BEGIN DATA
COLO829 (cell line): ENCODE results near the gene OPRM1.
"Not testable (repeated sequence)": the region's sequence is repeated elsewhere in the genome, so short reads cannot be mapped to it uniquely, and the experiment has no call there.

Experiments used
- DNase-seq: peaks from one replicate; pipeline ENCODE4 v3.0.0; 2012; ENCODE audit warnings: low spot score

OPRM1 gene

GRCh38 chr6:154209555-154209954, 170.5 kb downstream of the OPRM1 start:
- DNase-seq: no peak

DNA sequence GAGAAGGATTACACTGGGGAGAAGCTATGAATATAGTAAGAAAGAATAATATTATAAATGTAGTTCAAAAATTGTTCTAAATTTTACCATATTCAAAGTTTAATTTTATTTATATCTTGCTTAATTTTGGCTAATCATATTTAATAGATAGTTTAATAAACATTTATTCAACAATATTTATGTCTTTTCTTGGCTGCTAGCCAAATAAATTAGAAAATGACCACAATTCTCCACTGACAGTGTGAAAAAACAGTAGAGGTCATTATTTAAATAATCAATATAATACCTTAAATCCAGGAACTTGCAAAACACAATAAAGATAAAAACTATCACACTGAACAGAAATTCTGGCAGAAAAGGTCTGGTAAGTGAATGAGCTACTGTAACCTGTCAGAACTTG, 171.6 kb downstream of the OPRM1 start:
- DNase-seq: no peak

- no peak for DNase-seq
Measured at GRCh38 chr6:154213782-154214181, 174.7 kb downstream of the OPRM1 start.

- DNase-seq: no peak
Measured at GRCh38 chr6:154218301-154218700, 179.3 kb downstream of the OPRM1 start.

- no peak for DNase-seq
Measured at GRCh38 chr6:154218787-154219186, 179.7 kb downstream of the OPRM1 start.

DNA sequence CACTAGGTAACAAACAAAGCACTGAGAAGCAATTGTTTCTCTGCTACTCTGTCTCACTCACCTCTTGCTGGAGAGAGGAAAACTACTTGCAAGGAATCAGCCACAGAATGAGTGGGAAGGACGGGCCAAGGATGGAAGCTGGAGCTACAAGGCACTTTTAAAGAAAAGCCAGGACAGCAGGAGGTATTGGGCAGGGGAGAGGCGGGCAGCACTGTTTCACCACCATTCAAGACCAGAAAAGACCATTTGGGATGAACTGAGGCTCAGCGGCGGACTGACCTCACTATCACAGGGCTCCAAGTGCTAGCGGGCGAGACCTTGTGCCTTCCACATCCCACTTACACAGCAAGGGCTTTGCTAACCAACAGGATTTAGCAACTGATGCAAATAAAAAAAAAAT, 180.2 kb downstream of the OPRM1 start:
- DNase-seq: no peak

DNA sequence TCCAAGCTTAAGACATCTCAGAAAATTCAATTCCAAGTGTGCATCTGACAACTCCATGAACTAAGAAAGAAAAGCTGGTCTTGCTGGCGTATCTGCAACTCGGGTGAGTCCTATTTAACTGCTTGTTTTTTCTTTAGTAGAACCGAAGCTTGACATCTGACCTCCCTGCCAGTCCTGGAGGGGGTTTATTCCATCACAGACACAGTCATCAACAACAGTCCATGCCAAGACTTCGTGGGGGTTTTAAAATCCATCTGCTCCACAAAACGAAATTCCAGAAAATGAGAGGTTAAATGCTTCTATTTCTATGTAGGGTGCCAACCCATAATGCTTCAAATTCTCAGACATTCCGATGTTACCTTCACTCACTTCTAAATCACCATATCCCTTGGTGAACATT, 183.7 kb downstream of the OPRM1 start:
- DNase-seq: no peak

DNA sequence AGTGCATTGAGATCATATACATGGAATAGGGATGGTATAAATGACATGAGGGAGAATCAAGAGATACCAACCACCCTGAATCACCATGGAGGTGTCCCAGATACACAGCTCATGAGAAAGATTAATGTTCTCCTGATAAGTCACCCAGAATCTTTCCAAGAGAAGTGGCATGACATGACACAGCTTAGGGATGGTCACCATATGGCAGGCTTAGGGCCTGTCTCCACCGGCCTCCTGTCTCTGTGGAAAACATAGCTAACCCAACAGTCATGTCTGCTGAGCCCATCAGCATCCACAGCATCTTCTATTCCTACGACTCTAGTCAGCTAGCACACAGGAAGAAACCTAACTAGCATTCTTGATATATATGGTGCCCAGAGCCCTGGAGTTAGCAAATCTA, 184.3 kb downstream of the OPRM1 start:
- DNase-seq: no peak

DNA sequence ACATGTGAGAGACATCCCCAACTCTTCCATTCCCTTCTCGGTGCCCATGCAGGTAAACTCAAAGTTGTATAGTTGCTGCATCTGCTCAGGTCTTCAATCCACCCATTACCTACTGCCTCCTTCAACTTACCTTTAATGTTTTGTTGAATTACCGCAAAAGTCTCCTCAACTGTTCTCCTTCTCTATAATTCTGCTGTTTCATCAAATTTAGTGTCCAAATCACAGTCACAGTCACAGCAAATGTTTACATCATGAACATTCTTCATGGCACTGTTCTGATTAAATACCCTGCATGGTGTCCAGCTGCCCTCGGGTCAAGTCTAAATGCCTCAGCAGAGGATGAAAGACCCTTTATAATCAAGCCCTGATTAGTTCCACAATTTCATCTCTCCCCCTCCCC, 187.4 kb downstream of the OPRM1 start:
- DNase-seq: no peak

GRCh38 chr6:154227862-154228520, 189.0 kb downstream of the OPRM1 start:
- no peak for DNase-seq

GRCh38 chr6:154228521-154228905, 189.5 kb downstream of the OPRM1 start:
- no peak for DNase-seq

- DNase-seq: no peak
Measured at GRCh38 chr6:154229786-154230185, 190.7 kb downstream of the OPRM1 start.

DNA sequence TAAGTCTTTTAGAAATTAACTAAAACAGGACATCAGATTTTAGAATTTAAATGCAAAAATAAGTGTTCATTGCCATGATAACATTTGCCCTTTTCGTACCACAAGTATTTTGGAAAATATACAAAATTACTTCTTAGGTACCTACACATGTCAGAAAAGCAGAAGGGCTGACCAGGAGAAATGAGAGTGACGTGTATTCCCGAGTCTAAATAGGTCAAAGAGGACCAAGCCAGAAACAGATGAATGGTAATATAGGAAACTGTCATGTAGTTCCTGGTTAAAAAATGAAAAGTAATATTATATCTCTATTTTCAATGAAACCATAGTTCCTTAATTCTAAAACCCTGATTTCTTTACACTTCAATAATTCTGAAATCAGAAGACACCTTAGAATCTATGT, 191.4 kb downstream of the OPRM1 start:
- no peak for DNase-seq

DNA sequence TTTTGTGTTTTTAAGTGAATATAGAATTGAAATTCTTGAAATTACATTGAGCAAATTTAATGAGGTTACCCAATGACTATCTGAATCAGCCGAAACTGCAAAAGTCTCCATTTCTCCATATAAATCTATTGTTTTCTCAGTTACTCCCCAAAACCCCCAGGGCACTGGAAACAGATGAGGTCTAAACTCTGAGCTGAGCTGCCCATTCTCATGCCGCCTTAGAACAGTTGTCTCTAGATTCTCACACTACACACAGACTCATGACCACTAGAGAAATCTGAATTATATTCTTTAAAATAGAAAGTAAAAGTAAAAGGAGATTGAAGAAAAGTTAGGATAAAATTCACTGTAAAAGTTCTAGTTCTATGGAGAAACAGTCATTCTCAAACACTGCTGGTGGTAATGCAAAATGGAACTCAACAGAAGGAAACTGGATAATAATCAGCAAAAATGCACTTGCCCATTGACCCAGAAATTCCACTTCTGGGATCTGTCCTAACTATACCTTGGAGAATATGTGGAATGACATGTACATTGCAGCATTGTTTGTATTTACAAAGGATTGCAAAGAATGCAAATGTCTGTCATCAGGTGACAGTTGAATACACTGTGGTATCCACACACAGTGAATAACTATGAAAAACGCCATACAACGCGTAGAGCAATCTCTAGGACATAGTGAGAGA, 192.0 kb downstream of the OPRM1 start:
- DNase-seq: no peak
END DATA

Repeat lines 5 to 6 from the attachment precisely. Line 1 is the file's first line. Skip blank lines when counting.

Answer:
OPRM1 gene

GRCh38 chr6:154209555-154209954, 170.5 kb downstream of the OPRM1 start: